2) Give yourself permission to be good enough. We put an enormous amount of pressure on ourselves to be perfect all the time in our society and that is overwhelming in and of itself. Do not fall victim to this popular mindset as it is a one way ticket to the Hotel California where you can check-out any time you like but you can never leave! Instead, give yourself permission to be good enough as is because you know what? YOU ARE! Now come on you target for faraway laughter, come on you stranger, you legend, you martyr, and shine!
3) Treat yourself. I’m pretty sure I’ve said this in a previous blog and for good reason! Tom and Donna were really onto something in Parks and Recreation and you should tap into this goldmine of validation and confidence boosting! Rewarding yourself for all your hard work in persevering through the ebb and flow of life is what it’s all about! So TREAT YO SELF 2016 baby!
Now for those of you who were paying attention…name all the song lyrics and movie references laced throughout this blog and reward yourself for being awesome and observant!
All parents want to raise strong, confident, happy daughters, but there’s evidence showing that female adolescents are experiencing high levels of stress and anxiety. A recent article in the Deseret News suggests that young women are having a rough time; researchers are seeing anxiety, self-harm, and even suicide in girls as young as 10. In recent years, I have witnessed an increase in the number of referrals of young people (girls and boys) to my therapy practice who are experiencing these same sorts of issues. Clearly, we have a real cultural problem to address, and there’s certainly reason to be concerned.
Have you ever considered food as a treatment or means of reducing your symptoms of Depression. Through the research of Nutritional Psychology studies are finding concrete links between nutrition and relief of various mental health symptoms.
Take a look at this Psych Central Article published By Jane Collingwood
Melanie Davis CMHC NCC is currently studying within the field of Nutritional Psychology and excited about offering her clients a wide variety of options for reducing common symptoms associated with Anxiety and Depression.
For more information contact Wasatch Family Therapy at 801.944.4555
If you answered “yes” to that question, you’re not alone. Thoughts may come and go like clouds in the sky, and emotions may change like the weather, but when a thought storm comes rolling in, it can feel overwhelming, stifling, and paralyzing. In those moments, it is helpful to remember the following:
Anxiety is the body’s natural response to fear. It puts your body into “fight or flight” mode and it is completely legitimate to feel a fear response to a real or perceived threat.
Tuning into your body’s fear response is the only thing you can control and it’s the first thing you’ll want to attempt. Your brain can’t function and help you dial back your fear response if your body is readying itself for a fight or a sprint.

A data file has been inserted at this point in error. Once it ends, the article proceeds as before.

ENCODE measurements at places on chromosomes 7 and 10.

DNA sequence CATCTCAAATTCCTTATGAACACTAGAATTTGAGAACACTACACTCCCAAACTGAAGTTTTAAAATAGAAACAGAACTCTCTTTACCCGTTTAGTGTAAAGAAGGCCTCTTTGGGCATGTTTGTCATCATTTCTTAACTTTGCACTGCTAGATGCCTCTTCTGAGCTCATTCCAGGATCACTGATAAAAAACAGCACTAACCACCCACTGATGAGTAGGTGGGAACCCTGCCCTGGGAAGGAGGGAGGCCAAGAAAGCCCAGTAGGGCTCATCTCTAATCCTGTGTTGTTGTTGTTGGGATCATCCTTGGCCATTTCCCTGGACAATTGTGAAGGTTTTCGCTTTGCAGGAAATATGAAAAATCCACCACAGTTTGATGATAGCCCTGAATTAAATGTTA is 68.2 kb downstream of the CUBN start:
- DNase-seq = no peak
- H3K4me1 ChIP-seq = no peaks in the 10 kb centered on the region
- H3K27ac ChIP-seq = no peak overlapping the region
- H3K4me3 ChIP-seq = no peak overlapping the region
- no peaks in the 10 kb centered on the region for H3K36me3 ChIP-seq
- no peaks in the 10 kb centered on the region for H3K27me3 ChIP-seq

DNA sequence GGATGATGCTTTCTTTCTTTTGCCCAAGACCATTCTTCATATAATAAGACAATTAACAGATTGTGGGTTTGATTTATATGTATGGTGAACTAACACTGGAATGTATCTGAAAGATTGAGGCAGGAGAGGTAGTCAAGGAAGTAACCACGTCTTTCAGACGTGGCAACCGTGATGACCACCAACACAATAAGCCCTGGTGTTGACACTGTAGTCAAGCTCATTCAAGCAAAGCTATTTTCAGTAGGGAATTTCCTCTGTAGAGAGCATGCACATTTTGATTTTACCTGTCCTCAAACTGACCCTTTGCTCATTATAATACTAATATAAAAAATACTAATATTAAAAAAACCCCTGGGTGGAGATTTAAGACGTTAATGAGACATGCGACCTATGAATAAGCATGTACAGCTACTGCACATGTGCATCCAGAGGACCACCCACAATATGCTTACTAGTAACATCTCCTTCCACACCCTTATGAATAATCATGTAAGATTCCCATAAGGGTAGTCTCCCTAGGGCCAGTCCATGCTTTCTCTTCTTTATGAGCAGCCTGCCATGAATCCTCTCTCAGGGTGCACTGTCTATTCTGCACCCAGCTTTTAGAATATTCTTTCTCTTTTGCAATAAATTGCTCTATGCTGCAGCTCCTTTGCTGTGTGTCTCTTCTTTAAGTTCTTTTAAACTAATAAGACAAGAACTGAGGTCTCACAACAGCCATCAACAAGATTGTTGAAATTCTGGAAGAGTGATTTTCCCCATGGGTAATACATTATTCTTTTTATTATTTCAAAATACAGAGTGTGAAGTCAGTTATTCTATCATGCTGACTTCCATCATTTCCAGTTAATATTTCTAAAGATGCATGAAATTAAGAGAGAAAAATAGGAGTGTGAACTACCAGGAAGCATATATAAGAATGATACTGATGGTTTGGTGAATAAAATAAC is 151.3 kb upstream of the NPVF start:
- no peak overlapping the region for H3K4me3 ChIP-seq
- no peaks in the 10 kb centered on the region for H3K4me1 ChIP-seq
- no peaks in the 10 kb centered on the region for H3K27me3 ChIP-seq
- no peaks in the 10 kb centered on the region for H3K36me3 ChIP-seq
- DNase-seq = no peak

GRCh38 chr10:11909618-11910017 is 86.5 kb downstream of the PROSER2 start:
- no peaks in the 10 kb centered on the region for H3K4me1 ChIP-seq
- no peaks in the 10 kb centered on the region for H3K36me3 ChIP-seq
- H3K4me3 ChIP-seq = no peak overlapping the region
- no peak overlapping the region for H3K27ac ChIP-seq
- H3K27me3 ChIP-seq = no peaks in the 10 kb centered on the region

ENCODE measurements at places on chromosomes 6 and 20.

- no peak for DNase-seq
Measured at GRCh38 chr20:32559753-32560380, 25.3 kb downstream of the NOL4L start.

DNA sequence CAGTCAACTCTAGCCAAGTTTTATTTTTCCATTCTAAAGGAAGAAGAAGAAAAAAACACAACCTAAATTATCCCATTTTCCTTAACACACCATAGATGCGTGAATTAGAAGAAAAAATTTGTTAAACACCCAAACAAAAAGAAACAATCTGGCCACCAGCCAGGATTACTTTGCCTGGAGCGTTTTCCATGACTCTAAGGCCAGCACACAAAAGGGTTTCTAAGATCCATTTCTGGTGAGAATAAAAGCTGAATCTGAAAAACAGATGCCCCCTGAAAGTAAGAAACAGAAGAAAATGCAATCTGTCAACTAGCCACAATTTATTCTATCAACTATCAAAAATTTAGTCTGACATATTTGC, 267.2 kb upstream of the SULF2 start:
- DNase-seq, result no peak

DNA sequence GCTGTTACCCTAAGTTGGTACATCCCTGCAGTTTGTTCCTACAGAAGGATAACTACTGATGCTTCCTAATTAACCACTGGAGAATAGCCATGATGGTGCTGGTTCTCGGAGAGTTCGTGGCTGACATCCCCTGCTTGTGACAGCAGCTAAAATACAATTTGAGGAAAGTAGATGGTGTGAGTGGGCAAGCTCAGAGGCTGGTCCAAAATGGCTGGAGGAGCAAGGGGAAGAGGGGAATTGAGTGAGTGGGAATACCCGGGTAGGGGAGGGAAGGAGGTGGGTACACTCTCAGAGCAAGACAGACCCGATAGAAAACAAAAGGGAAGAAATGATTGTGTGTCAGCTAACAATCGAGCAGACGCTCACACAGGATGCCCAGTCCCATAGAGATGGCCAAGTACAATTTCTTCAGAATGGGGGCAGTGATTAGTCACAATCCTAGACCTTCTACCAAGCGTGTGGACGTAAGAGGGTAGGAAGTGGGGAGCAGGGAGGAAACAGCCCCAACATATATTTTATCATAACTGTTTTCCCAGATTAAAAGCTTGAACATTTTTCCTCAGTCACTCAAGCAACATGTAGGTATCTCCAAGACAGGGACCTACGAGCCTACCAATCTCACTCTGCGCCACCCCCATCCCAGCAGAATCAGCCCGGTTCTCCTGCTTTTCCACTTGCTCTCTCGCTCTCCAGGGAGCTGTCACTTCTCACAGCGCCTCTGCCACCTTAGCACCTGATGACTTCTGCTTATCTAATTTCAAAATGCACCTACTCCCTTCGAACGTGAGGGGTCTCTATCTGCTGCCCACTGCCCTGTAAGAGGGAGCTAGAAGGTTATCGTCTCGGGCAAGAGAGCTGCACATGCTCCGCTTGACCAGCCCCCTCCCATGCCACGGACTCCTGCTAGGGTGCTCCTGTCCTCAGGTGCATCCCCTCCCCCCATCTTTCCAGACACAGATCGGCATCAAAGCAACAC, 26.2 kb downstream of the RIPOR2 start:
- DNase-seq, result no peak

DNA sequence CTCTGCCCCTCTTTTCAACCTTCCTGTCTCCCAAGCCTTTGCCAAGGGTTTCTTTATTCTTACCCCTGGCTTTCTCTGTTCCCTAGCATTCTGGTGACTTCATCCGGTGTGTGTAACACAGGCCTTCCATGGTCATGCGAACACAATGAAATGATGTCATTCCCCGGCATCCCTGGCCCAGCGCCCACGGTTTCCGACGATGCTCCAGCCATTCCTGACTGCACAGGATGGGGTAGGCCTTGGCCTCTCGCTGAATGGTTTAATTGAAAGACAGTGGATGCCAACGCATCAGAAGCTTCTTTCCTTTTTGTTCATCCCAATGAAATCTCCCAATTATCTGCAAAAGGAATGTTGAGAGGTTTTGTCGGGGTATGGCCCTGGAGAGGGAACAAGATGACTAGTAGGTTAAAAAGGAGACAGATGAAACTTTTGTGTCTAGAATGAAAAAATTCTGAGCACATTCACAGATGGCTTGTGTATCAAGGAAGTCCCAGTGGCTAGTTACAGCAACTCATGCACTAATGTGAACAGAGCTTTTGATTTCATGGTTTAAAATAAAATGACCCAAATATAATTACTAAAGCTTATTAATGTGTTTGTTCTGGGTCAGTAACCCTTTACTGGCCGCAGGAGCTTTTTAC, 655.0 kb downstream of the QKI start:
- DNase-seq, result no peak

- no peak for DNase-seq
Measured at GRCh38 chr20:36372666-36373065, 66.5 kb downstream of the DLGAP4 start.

When you experience anxiety, check to see if you are in current danger or if you are worried about potential danger. Then adjust your response. If you are in current danger, get to a place of safety. If you are worried about potential danger, begin a calming process to help yourself understand what it is you’re worried about and why.
Pay attention to your breathing. When we are in fight or flight mode, our breathing changes to rapid, shallow breaths to help us move quickly in defense of our safety. Once we reach a place of safety, our breathing changes to slower, deeper breaths to help our system calm itself and return to a baseline of normal functioning. How do you breathe when you are anxious? If you can recognize your breathing and mindfully work to slow it, you will begin to calm yourself in the process.
So what do we do with our thoughts? We treat them like clouds passing in the sky, like pieces of the weather patterns in our lives. We treat them like cars on the freeway. We watch them come and we watch them go. We recognize that some thoughts will make our breathing rate increase and others will help it decrease. We realize that our thoughts are powerful but they are not the only reality we can choose to believe. We see our thoughts for what they are, ongoing experiences and commentary about our lives. Like radio static in the background or elevator music when you’re placed on hold during a phone call. Thoughts are present but they do not have to always be overwhelming or overpowering when we are able to remember that they change as frequently as the clouds in the sky. As we learn to watch the shape that our thoughts form, we can give our thoughts permission to change without taking us along for the ride. In doing this, we give ourselves permission to observe the process without becoming overwhelmed by or hooked into it. It takes practice and it takes awareness to get into the habit of observing your thoughts as thoughts on the stage of your reality. It is one of the most helpful ways to assist you in managing your relationship with anxiety.